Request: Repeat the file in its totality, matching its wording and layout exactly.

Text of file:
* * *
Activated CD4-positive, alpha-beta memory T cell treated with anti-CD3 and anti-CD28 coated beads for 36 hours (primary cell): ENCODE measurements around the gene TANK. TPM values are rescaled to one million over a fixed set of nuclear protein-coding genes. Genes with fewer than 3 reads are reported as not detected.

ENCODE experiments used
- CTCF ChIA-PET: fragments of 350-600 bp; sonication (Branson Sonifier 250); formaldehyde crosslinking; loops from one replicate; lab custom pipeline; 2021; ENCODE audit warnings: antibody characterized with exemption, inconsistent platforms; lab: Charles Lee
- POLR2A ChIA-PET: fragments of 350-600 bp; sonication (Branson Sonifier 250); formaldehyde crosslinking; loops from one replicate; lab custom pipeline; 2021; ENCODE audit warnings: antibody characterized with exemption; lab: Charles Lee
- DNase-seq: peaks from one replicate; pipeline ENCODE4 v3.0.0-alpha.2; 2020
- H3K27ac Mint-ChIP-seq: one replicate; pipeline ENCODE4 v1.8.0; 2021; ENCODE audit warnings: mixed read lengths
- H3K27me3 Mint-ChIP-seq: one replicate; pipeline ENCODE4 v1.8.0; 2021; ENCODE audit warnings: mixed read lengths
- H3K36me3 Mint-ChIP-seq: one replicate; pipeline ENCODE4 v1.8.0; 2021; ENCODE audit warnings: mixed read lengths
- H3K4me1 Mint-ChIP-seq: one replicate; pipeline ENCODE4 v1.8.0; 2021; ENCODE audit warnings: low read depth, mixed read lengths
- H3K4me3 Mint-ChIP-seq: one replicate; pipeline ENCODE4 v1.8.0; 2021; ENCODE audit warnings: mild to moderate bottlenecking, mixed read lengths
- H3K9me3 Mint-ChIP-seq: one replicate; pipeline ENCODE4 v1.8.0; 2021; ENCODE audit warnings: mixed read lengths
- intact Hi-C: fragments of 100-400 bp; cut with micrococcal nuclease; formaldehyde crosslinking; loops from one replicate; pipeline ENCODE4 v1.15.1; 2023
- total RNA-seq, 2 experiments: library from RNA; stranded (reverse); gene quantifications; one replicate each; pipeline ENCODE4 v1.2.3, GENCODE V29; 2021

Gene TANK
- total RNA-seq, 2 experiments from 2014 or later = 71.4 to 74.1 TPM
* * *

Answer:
Activated CD4-positive, alpha-beta memory T cell treated with anti-CD3 and anti-CD28 coated beads for 36 hours (primary cell): ENCODE measurements around the gene TANK. TPM values are rescaled to one million over a fixed set of nuclear protein-coding genes. Genes with fewer than 3 reads are reported as not detected.

ENCODE experiments used
- CTCF ChIA-PET: fragments of 350-600 bp; sonication (Branson Sonifier 250); formaldehyde crosslinking; loops from one replicate; lab custom pipeline; 2021; ENCODE audit warnings: antibody characterized with exemption, inconsistent platforms; lab: Charles Lee
- POLR2A ChIA-PET: fragments of 350-600 bp; sonication (Branson Sonifier 250); formaldehyde crosslinking; loops from one replicate; lab custom pipeline; 2021; ENCODE audit warnings: antibody characterized with exemption; lab: Charles Lee
- DNase-seq: peaks from one replicate; pipeline ENCODE4 v3.0.0-alpha.2; 2020
- H3K27ac Mint-ChIP-seq: one replicate; pipeline ENCODE4 v1.8.0; 2021; ENCODE audit warnings: mixed read lengths
- H3K27me3 Mint-ChIP-seq: one replicate; pipeline ENCODE4 v1.8.0; 2021; ENCODE audit warnings: mixed read lengths
- H3K36me3 Mint-ChIP-seq: one replicate; pipeline ENCODE4 v1.8.0; 2021; ENCODE audit warnings: mixed read lengths
- H3K4me1 Mint-ChIP-seq: one replicate; pipeline ENCODE4 v1.8.0; 2021; ENCODE audit warnings: low read depth, mixed read lengths
- H3K4me3 Mint-ChIP-seq: one replicate; pipeline ENCODE4 v1.8.0; 2021; ENCODE audit warnings: mild to moderate bottlenecking, mixed read lengths
- H3K9me3 Mint-ChIP-seq: one replicate; pipeline ENCODE4 v1.8.0; 2021; ENCODE audit warnings: mixed read lengths
- intact Hi-C: fragments of 100-400 bp; cut with micrococcal nuclease; formaldehyde crosslinking; loops from one replicate; pipeline ENCODE4 v1.15.1; 2023
- total RNA-seq, 2 experiments: library from RNA; stranded (reverse); gene quantifications; one replicate each; pipeline ENCODE4 v1.2.3, GENCODE V29; 2021

Gene TANK
- total RNA-seq, 2 experiments from 2014 or later = 71.4 to 74.1 TPM